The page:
Hyperpigmentation-What is it | Dr Chen Tai Ho | Malaysia

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Hyperpigmentation – What Is It?

by | Jan 20, 2015

Hey all, I hope you’ve had a great week and are ready and rested to face the new week ahead. Today I want to explore the topic of hyperpigmentation and what it really is. These tend to appear in dark patches across your skin and can occur on any part of the body, but it is more likely to appear on the areas which are most exposed to the sun.
Breaking Down Hyperpigmentation
Hyperpigmentation is when your skin produces a large amount of pigment known as melanin. This is excessive and may begin to show up as dark patches anywhere on your body. Melanin is usually produced by your skin depending on the colour tones; fair-skinned individuals will have much less melanin in their skin than darker-skinned individuals. The primary function of melanin is to offer your skin protection, usually from the sun and also explains why those with fair skin are more prone to sunburn!
People with less melanin in their skin are more susceptible to sunburn (pic from menshealth.co.uk_
It may also be concentrated in tiny spots in selected body parts; these are known as “age spots”. Although different in name and appearance, the make-up of the conditions are more or less the same.
Melanin is produced by melanocytes and is a harmless substance that is crucial for your skin. However, hyperpigmentation and age spots occur when an abnormal number of melanocytes begin the production of melanin, or when they are hyperactive. This leads to the dark patches or spots that appear on your skin which do not cause any harm but may not be aesthetically pleasing to the individual.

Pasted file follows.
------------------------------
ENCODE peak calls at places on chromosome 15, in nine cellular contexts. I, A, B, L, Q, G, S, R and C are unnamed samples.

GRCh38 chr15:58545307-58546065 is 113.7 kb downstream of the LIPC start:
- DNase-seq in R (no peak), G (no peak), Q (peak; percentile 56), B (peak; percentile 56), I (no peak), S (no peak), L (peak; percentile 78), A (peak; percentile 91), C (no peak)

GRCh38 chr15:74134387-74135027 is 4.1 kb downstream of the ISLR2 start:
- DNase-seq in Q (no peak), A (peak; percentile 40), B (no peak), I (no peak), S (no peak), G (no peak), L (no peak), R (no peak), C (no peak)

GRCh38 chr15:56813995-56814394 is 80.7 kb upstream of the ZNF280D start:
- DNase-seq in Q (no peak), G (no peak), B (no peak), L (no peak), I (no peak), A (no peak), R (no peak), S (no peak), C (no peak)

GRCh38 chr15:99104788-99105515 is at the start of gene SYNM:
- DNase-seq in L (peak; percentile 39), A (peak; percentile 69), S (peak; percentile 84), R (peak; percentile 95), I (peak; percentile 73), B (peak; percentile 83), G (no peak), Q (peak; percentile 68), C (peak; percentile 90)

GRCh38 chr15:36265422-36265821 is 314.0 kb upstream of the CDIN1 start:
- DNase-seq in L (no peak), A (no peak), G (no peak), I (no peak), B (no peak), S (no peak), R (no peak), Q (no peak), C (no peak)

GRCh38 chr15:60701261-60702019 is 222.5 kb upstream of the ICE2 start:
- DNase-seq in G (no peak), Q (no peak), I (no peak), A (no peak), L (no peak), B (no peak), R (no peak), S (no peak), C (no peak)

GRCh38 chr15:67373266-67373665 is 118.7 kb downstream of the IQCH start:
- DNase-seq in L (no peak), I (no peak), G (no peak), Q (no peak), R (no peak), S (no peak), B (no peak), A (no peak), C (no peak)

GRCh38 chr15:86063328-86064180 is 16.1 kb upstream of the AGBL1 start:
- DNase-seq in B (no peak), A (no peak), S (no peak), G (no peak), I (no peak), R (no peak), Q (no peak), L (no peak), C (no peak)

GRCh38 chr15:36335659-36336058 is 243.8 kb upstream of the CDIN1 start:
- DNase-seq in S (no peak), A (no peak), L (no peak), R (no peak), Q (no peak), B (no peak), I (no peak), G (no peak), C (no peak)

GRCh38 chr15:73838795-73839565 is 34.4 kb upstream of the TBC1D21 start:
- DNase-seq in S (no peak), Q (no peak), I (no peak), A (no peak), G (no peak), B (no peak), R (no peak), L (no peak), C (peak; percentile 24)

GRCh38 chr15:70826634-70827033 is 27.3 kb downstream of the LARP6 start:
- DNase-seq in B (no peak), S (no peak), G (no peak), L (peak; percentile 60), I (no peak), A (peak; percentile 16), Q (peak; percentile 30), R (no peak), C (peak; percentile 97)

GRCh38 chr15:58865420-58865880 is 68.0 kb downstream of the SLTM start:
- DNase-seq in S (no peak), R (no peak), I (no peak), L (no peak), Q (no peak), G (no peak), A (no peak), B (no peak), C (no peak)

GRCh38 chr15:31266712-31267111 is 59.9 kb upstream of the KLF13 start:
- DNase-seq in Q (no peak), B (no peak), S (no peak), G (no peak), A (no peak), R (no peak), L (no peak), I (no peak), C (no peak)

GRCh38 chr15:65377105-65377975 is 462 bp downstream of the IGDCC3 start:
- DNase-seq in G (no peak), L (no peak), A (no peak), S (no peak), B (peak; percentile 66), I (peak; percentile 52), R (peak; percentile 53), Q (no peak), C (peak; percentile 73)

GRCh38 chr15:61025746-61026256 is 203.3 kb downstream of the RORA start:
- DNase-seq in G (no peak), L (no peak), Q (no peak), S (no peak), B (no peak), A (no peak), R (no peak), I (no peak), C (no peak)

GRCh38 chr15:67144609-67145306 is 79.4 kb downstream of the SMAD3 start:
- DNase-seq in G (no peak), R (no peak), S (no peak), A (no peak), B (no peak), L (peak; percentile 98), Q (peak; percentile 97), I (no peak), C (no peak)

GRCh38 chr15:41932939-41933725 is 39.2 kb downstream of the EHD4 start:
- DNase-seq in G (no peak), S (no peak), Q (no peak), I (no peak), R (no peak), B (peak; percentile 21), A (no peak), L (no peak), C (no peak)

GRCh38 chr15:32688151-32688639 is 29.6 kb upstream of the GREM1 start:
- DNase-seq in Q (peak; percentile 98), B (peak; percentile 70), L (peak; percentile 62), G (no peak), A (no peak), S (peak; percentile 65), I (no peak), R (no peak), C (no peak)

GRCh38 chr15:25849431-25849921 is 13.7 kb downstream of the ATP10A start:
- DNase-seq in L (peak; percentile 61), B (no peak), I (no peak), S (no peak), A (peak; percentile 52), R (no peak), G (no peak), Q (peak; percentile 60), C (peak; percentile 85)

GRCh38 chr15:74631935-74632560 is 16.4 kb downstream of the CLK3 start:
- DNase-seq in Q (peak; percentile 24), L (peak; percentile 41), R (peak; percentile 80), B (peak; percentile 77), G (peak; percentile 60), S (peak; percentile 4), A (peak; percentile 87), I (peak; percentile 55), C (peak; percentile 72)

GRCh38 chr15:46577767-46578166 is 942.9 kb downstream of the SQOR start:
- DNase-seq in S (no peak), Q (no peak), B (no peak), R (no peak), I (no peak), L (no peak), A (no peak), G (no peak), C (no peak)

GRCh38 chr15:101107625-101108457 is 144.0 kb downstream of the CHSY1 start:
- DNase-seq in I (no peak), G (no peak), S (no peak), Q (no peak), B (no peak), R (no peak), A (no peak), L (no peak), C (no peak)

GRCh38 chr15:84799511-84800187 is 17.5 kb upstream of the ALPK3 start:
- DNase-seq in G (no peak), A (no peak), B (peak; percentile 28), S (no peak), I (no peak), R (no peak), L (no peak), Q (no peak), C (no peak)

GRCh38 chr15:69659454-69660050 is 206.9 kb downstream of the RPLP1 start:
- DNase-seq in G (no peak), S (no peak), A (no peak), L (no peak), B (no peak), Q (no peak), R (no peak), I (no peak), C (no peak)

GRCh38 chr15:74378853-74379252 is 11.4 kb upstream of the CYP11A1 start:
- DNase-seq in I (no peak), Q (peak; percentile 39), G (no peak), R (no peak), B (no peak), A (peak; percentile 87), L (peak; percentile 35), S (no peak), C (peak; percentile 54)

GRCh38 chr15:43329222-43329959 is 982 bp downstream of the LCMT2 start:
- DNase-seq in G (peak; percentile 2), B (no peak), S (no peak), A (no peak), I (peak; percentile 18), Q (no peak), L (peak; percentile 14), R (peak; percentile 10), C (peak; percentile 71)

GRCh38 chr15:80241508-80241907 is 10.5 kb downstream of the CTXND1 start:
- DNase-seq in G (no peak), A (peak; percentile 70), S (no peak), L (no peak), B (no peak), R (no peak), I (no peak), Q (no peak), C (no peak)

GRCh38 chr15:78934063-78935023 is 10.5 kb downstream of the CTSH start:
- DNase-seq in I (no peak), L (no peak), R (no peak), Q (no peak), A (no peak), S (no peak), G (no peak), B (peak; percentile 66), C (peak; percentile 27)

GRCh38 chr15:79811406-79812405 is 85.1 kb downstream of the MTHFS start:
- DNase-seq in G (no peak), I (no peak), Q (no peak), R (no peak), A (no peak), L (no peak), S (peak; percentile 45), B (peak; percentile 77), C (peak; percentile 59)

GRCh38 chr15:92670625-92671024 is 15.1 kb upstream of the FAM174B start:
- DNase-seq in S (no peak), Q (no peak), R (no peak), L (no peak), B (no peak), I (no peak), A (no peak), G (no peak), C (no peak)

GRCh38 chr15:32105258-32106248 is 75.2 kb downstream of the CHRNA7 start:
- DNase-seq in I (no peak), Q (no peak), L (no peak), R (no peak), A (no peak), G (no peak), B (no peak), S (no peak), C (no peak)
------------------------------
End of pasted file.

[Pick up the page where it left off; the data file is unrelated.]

What Causes It?
Contrary to popular belief, hyperpigmentation does not only occur due to overexposure to the sun. It is true that this is a big factor, however there are also other causes that may cause your skin to produce melanin at an unusual rate.
An example of hyperpigmentation on the face (pic from trinityvistaderm.com)
If your parents were susceptible to hyperpigmentation or age spots, chances are that you may experience this skin condition at some point in your life. Picking at the skin can also cause it to produce melanin, while hormonal changes may also send your melanocytes into a frenzy. You should also take precautions if certain medications seem to trigger hyperpigmentation; this can include antibiotics, hormone treatments and more. Skin injuries or other inflammations may also cause melanin to be produced. Last, but obviously not least, overexposure to the sun is the main cause and it goes without saying that you should not be out in the sun for too long.
And perhaps most surprisingly, did you know that your laptop may cause hyperpigmentation? Placing it on your lap for extended periods of time exposes your thighs to the heat that your laptop produces, which may result in a form of hyperpigmentation known as “erythema ab igne”. It may appear as patches of discoloration on the skin, often in a net-like pattern. However, you don’t need to worry about it developing overnight! It takes months of using your laptop, and only if it is placed on your lap for many hours during the day. This should be fairly easy to counter!


It may be wise to use your laptop on a table (pic from livescience.com)
In my next posts, I will outline some ways in which you can prevent hyperpigmentation and age spots. Prevention is always better than cure so stay tuned!

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